I know a lot of people who live in the future. A few in the past. And even fewer in the present.
We spend much time thinking about what was and what could have been. And we spend much time projecting into the future and wondering about what may happen.
Life unfolds in the present. But so often, we let the present slip away, allowing time to rush past unobserved and unseized, and squandering the precious seconds of our lives as we worry about the future and ruminate about what’s past. “We’re living in a world that contributes in a major way to mental fragmentation, disintegration, distraction, decoherence,” says Buddhist scholar B. Alan Wallace. We’re always doing something, and we allow little time to practice stillness and calm.
When we’re at work, we fantasize about being on vacation; on vacation, we worry about the work piling up on our desks. We dwell on intrusive memories of the past or fret about what may or may not happen in the future. We don’t appreciate the living present because our “monkey minds,” as Buddhists call them, vault from thought to thought like monkeys swinging from tree to tree.
There’s a one-in-two chance your mind is on something else as you read this sentence. A study by Harvard psychologists in 2010 asked people to track their thoughts, feelings and activities at random intervals, and discovered that they spend 46.9% of their time doing one thing while thinking about another. They also found this daydreaming makes them more unhappy than if they were paying attention to the present moment, even when it’s unpleasant.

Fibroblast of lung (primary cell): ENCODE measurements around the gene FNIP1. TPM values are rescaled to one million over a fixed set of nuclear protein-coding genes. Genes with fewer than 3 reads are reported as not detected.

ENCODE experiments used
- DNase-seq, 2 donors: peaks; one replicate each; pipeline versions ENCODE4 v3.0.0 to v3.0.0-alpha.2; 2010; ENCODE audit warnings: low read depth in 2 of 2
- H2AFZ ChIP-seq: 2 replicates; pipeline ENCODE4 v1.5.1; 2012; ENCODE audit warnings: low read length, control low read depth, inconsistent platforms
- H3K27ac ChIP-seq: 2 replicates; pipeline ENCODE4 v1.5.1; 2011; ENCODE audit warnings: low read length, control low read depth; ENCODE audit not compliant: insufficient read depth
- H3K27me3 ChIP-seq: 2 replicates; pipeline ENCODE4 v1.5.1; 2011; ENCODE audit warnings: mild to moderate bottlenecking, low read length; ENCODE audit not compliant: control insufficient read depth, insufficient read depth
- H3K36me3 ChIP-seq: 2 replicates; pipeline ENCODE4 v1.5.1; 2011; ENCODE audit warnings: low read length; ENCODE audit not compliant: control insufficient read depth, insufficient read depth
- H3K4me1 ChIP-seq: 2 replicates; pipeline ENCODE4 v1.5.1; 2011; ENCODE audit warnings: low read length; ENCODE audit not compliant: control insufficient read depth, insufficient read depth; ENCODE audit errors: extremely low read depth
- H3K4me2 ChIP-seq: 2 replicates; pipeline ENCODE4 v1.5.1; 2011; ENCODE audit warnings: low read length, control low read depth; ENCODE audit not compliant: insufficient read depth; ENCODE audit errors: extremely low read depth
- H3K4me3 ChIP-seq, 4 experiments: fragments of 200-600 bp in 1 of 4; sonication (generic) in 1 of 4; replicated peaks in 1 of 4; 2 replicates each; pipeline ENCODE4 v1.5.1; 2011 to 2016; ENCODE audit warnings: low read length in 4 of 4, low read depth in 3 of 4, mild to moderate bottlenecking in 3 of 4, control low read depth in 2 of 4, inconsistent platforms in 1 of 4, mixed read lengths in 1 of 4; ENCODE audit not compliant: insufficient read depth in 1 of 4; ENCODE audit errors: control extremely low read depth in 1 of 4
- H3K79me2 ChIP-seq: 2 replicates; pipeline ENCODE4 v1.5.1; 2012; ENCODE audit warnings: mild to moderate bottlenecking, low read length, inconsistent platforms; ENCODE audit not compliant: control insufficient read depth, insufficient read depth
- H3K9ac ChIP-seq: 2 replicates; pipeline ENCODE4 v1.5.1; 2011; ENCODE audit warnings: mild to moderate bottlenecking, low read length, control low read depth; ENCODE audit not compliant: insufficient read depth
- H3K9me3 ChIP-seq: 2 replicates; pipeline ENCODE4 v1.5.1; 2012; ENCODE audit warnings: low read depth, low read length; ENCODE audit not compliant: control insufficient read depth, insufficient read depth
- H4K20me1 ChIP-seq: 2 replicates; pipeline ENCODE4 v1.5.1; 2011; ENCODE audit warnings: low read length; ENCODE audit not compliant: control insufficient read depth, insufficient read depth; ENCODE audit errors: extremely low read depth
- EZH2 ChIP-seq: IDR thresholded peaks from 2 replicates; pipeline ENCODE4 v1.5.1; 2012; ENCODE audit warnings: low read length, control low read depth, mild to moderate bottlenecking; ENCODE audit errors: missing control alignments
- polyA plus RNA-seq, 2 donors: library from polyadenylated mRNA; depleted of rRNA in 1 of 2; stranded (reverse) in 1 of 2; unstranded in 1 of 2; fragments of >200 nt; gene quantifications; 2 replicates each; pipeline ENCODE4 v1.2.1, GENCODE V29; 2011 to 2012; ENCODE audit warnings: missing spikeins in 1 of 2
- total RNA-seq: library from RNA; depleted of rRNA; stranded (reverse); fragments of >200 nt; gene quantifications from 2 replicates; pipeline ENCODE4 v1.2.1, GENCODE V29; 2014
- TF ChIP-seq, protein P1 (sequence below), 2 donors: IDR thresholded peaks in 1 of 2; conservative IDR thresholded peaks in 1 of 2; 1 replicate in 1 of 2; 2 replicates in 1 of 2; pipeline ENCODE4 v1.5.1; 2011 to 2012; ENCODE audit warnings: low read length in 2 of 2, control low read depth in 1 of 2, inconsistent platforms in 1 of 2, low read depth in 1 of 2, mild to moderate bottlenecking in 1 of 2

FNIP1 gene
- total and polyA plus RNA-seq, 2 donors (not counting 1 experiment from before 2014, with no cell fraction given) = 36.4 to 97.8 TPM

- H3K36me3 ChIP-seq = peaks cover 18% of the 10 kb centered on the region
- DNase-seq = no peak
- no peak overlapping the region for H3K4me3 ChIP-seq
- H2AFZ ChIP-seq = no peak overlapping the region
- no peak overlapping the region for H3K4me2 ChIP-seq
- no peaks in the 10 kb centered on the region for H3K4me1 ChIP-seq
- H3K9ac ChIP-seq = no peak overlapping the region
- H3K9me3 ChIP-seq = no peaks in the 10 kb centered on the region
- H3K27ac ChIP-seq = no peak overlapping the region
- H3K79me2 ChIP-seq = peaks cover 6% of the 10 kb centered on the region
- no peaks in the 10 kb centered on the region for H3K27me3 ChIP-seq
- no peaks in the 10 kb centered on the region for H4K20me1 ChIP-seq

This probably sounds counterintuitive, but distracting ourselves from difficult experiences seems to exacerbate, rather than reduce, the stress they cause. When the mind wanders, it’s usually drawn into negative ruminations or projection, making us feel worse than if we simply focused on our actual experience.
why is it that we spend so much time in preparation for living, and such little time just being, flowing and getting ourselves caught up in adventures?
Most lifestyle “gurus” have sold us on the idea of living for the moment — that right now is all that exists — and that we should only do that which makes us feel good.
Although this advice is alluring and justifying, it often fails to produce desirable results in the real world. Actually, in many cases, it ruins people’s lives.
We are very good at preparing to live, but not very good at living. We know how to sacrifice ten years for a diploma, and we are willing to work very hard to get a job, a car, a house, and so on. But we have difficulty remembering that we are alive in the present moment, the only moment there is for us to be alive.
Thich Nhat Hanh